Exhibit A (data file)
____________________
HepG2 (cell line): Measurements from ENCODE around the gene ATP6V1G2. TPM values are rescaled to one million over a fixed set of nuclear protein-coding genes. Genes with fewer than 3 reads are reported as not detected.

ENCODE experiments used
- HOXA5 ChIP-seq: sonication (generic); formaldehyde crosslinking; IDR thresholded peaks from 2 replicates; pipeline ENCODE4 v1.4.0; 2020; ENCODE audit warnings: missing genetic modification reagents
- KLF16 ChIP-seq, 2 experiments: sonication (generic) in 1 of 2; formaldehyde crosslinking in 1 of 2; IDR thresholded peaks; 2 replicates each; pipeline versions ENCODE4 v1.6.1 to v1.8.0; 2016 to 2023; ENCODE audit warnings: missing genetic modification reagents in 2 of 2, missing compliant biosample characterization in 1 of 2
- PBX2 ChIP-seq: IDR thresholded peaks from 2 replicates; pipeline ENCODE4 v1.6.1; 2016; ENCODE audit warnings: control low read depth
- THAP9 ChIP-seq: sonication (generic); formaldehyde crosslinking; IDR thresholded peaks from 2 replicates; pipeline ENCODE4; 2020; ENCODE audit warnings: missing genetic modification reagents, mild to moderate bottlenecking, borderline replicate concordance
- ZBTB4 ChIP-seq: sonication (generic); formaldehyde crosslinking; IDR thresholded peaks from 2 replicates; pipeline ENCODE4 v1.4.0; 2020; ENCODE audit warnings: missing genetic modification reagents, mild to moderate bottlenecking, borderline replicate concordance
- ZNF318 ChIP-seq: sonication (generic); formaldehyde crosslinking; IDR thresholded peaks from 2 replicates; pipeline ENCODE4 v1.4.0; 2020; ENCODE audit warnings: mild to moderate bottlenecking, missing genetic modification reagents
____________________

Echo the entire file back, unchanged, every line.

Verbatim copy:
HepG2 (cell line): Measurements from ENCODE around the gene ATP6V1G2. TPM values are rescaled to one million over a fixed set of nuclear protein-coding genes. Genes with fewer than 3 reads are reported as not detected.

ENCODE experiments used
- HOXA5 ChIP-seq: sonication (generic); formaldehyde crosslinking; IDR thresholded peaks from 2 replicates; pipeline ENCODE4 v1.4.0; 2020; ENCODE audit warnings: missing genetic modification reagents
- KLF16 ChIP-seq, 2 experiments: sonication (generic) in 1 of 2; formaldehyde crosslinking in 1 of 2; IDR thresholded peaks; 2 replicates each; pipeline versions ENCODE4 v1.6.1 to v1.8.0; 2016 to 2023; ENCODE audit warnings: missing genetic modification reagents in 2 of 2, missing compliant biosample characterization in 1 of 2
- PBX2 ChIP-seq: IDR thresholded peaks from 2 replicates; pipeline ENCODE4 v1.6.1; 2016; ENCODE audit warnings: control low read depth
- THAP9 ChIP-seq: sonication (generic); formaldehyde crosslinking; IDR thresholded peaks from 2 replicates; pipeline ENCODE4; 2020; ENCODE audit warnings: missing genetic modification reagents, mild to moderate bottlenecking, borderline replicate concordance
- ZBTB4 ChIP-seq: sonication (generic); formaldehyde crosslinking; IDR thresholded peaks from 2 replicates; pipeline ENCODE4 v1.4.0; 2020; ENCODE audit warnings: missing genetic modification reagents, mild to moderate bottlenecking, borderline replicate concordance
- ZNF318 ChIP-seq: sonication (generic); formaldehyde crosslinking; IDR thresholded peaks from 2 replicates; pipeline ENCODE4 v1.4.0; 2020; ENCODE audit warnings: mild to moderate bottlenecking, missing genetic modification reagents